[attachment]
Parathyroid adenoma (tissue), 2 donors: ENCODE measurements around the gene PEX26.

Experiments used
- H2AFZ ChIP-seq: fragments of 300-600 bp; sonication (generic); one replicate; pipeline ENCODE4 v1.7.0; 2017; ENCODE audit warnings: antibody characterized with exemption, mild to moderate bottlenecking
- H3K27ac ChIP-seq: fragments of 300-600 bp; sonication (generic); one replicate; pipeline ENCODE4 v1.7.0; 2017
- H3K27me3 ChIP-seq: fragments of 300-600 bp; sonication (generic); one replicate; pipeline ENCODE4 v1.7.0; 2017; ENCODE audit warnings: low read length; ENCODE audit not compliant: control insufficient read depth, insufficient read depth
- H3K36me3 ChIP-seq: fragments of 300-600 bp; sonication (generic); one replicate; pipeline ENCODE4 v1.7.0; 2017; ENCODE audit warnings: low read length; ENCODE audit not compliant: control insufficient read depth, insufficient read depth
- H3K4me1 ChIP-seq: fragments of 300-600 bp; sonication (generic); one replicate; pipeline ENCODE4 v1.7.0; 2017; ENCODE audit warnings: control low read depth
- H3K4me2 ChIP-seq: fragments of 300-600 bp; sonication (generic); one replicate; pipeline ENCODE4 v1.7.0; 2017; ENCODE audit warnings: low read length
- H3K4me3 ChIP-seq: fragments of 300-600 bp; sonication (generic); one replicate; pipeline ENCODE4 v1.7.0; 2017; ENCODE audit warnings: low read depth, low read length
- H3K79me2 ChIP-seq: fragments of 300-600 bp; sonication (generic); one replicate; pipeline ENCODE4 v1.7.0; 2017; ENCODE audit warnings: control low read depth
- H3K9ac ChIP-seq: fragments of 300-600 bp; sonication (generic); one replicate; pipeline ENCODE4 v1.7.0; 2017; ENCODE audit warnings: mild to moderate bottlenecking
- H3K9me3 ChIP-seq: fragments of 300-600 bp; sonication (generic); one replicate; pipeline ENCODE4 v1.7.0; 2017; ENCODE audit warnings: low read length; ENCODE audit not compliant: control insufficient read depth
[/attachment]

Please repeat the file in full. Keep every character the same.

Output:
Parathyroid adenoma (tissue), 2 donors: ENCODE measurements around the gene PEX26.

Experiments used
- H2AFZ ChIP-seq: fragments of 300-600 bp; sonication (generic); one replicate; pipeline ENCODE4 v1.7.0; 2017; ENCODE audit warnings: antibody characterized with exemption, mild to moderate bottlenecking
- H3K27ac ChIP-seq: fragments of 300-600 bp; sonication (generic); one replicate; pipeline ENCODE4 v1.7.0; 2017
- H3K27me3 ChIP-seq: fragments of 300-600 bp; sonication (generic); one replicate; pipeline ENCODE4 v1.7.0; 2017; ENCODE audit warnings: low read length; ENCODE audit not compliant: control insufficient read depth, insufficient read depth
- H3K36me3 ChIP-seq: fragments of 300-600 bp; sonication (generic); one replicate; pipeline ENCODE4 v1.7.0; 2017; ENCODE audit warnings: low read length; ENCODE audit not compliant: control insufficient read depth, insufficient read depth
- H3K4me1 ChIP-seq: fragments of 300-600 bp; sonication (generic); one replicate; pipeline ENCODE4 v1.7.0; 2017; ENCODE audit warnings: control low read depth
- H3K4me2 ChIP-seq: fragments of 300-600 bp; sonication (generic); one replicate; pipeline ENCODE4 v1.7.0; 2017; ENCODE audit warnings: low read length
- H3K4me3 ChIP-seq: fragments of 300-600 bp; sonication (generic); one replicate; pipeline ENCODE4 v1.7.0; 2017; ENCODE audit warnings: low read depth, low read length
- H3K79me2 ChIP-seq: fragments of 300-600 bp; sonication (generic); one replicate; pipeline ENCODE4 v1.7.0; 2017; ENCODE audit warnings: control low read depth
- H3K9ac ChIP-seq: fragments of 300-600 bp; sonication (generic); one replicate; pipeline ENCODE4 v1.7.0; 2017; ENCODE audit warnings: mild to moderate bottlenecking
- H3K9me3 ChIP-seq: fragments of 300-600 bp; sonication (generic); one replicate; pipeline ENCODE4 v1.7.0; 2017; ENCODE audit warnings: low read length; ENCODE audit not compliant: control insufficient read depth